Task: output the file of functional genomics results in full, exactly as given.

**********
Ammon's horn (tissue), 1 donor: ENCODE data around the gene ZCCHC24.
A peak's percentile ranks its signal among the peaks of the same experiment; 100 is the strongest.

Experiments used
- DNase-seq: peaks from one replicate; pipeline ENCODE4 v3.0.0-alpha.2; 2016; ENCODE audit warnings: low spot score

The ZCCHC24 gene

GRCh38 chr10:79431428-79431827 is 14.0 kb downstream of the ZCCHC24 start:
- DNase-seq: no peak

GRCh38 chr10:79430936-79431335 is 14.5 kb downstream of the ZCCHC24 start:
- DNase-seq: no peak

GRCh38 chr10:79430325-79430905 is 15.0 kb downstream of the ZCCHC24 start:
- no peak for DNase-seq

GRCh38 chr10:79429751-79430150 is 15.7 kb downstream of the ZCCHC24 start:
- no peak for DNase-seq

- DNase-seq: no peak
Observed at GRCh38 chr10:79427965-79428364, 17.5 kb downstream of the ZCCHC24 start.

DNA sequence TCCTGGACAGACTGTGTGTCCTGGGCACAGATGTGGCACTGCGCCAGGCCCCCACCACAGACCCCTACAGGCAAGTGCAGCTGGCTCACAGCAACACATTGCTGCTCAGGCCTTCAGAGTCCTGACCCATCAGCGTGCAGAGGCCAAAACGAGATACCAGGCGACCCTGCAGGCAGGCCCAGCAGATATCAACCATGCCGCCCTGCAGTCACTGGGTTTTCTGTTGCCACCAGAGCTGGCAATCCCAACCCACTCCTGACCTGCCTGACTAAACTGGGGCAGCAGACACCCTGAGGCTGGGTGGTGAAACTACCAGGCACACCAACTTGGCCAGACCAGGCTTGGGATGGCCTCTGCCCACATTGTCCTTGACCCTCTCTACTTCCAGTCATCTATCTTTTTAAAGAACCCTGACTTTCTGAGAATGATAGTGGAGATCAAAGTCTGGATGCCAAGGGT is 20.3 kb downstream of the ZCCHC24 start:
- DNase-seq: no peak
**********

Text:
Ammon's horn (tissue), 1 donor: ENCODE data around the gene ZCCHC24.
A peak's percentile ranks its signal among the peaks of the same experiment; 100 is the strongest.

Experiments used
- DNase-seq: peaks from one replicate; pipeline ENCODE4 v3.0.0-alpha.2; 2016; ENCODE audit warnings: low spot score

The ZCCHC24 gene

GRCh38 chr10:79431428-79431827 is 14.0 kb downstream of the ZCCHC24 start:
- DNase-seq: no peak

GRCh38 chr10:79430936-79431335 is 14.5 kb downstream of the ZCCHC24 start:
- DNase-seq: no peak

GRCh38 chr10:79430325-79430905 is 15.0 kb downstream of the ZCCHC24 start:
- no peak for DNase-seq

GRCh38 chr10:79429751-79430150 is 15.7 kb downstream of the ZCCHC24 start:
- no peak for DNase-seq

- DNase-seq: no peak
Observed at GRCh38 chr10:79427965-79428364, 17.5 kb downstream of the ZCCHC24 start.

DNA sequence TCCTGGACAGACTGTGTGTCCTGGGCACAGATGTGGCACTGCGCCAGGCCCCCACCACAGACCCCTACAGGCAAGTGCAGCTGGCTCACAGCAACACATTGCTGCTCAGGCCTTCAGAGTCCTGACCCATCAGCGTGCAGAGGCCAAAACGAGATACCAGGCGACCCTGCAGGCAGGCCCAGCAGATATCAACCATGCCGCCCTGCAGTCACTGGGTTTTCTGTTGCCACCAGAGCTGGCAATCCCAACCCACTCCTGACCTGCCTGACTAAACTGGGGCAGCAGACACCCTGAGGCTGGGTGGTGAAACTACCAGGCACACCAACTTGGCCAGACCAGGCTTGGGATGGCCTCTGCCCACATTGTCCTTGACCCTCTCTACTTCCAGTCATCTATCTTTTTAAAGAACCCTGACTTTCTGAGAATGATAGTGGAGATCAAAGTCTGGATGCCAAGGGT is 20.3 kb downstream of the ZCCHC24 start:
- DNase-seq: no peak